Conservation and Monitoring Strategies of the Rare Endemic and Threatened Freshwater Crab Louisea yabassi from the Ebo Forest near Yabassi in Cameroon

Pierre A. Mvogo Ndongo


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Conservation and Assessment of the Extinction Risk of a Threatened New Species of Endemic Freshwater Crab Louisea nkongsamba, from Mt. Nlonako, Cameroon

The proposed project is focusing on the conservation of and monitoring strategies for two populations of a threatened species of freshwater crab, Louisea yabassi. This species was rediscovered after over 110 years during the work within 2nd Booster grant from Rufford. The Ebo Forest is a key biodiversity hotspot in Cameroon with the Cameroon’s largest remaining tract of primary lowland and submontane rainforest and a high conservation priority because of its species richness with many endemic and threatened species. The discovery of the threatened species L. yabassi in this area adds freshwater crabs to the latter. Preliminary surveys indicate that this newly rediscovered species is facing immediate threats to its freshwater habitat from forest destruction, agricultural encroachment, water pollution, and firewood collection. The imminent threats underline the urgent need to provide vital biological data/to conduct more research aimed at implementing conservation interventions/actions (for the first time) to save this ‘critical endangered’ and threatened endemic species from extinction and to monitor changes in their populations and habitat for conservation interventions.

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The proposed project consequently has two important objectives: (1) It will provide crucial information on habitat, distributional range, reproductive biology, phylogeography, and evolutionary relationships of Louisea yabassi and (2) help to assess the activities of local foresters, hunters, farmers and fishermen within Ebo Forest, specifically the locality where L. yabassi was rediscovered and their impact on the rich endemic freshwater crab fauna.

In order to achieve these aims, I have designed a comprehensive and ambitious work plan including activities that range from measuring water parameters and obtaining a comprehensive set of biological variables for the populations of L. yabassi (and other crab species encountered at these sites) including sampling for further morphological and molecular study to recording human impact (e.g., agricultural encroachment, camps etc) along transects at these sites. In addition, in-situ keeping to living specimens of L. yabassi will provide insight into its breeding cycle. All resulting data will be used to assess the risk of extinction of L. yabassi according to the IUCN Red List Categories. Data will be pooled with those from previous projects on three other species of Louisea.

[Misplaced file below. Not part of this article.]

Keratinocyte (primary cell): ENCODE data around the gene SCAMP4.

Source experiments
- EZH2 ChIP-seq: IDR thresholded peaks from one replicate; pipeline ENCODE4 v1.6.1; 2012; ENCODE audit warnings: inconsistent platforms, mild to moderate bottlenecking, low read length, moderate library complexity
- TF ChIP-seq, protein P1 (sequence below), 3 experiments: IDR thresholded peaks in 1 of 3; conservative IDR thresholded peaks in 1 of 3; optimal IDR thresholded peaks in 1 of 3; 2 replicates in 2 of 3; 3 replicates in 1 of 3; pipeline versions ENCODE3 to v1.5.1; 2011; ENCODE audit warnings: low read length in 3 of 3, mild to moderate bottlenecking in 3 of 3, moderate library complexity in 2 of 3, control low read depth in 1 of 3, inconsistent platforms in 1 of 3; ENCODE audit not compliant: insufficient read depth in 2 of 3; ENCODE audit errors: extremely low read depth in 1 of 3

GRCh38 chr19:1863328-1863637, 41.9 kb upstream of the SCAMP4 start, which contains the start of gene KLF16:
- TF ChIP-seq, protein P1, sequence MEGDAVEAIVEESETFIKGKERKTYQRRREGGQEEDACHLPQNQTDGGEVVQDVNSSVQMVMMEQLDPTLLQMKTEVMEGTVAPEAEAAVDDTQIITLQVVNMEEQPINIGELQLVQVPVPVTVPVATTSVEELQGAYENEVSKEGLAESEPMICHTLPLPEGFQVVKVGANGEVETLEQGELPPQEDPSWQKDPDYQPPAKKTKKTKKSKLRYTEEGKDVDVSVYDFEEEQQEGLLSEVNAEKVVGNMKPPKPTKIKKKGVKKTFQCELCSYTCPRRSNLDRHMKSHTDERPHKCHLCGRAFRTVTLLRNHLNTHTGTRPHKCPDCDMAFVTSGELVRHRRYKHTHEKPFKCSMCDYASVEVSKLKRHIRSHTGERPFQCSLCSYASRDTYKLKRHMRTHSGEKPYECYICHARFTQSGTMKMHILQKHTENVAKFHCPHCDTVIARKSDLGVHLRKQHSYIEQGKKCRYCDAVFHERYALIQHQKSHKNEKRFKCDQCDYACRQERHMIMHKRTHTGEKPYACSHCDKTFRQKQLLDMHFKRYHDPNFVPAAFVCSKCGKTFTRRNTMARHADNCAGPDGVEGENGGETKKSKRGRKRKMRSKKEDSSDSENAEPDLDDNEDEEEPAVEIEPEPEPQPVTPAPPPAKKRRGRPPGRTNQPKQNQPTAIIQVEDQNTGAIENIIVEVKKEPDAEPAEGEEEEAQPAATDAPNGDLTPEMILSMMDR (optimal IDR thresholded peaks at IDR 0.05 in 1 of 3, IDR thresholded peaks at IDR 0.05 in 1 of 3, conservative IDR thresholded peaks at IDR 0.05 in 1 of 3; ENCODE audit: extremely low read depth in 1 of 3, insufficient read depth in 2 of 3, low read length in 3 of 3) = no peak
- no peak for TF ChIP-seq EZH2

I also planning to use the data from the planned study and conservation assessment of L. yabassi to educate and enable local people to adopt practices that are less damaging on the forest ecosystem and likewise the crab’s most sensitive habitat (as its survival seems to be dependent on the canopy remaining intact). The education/capacity building component in this project is very important for the sustainability and long-lasting success of the whole project. The conservation educational sessions proposed here will be the ongoing throughout the lifetime of the project, as they will involve cooperation with local authorities (Chiefs of villages, Sub-Prefects and Prefects) and aim at including as many people as possible (75-95%) who live and work in the Ebo Forest zone and provide an understanding of the importance of conserving endangered species and the steps that are needed to protect them from extinction.

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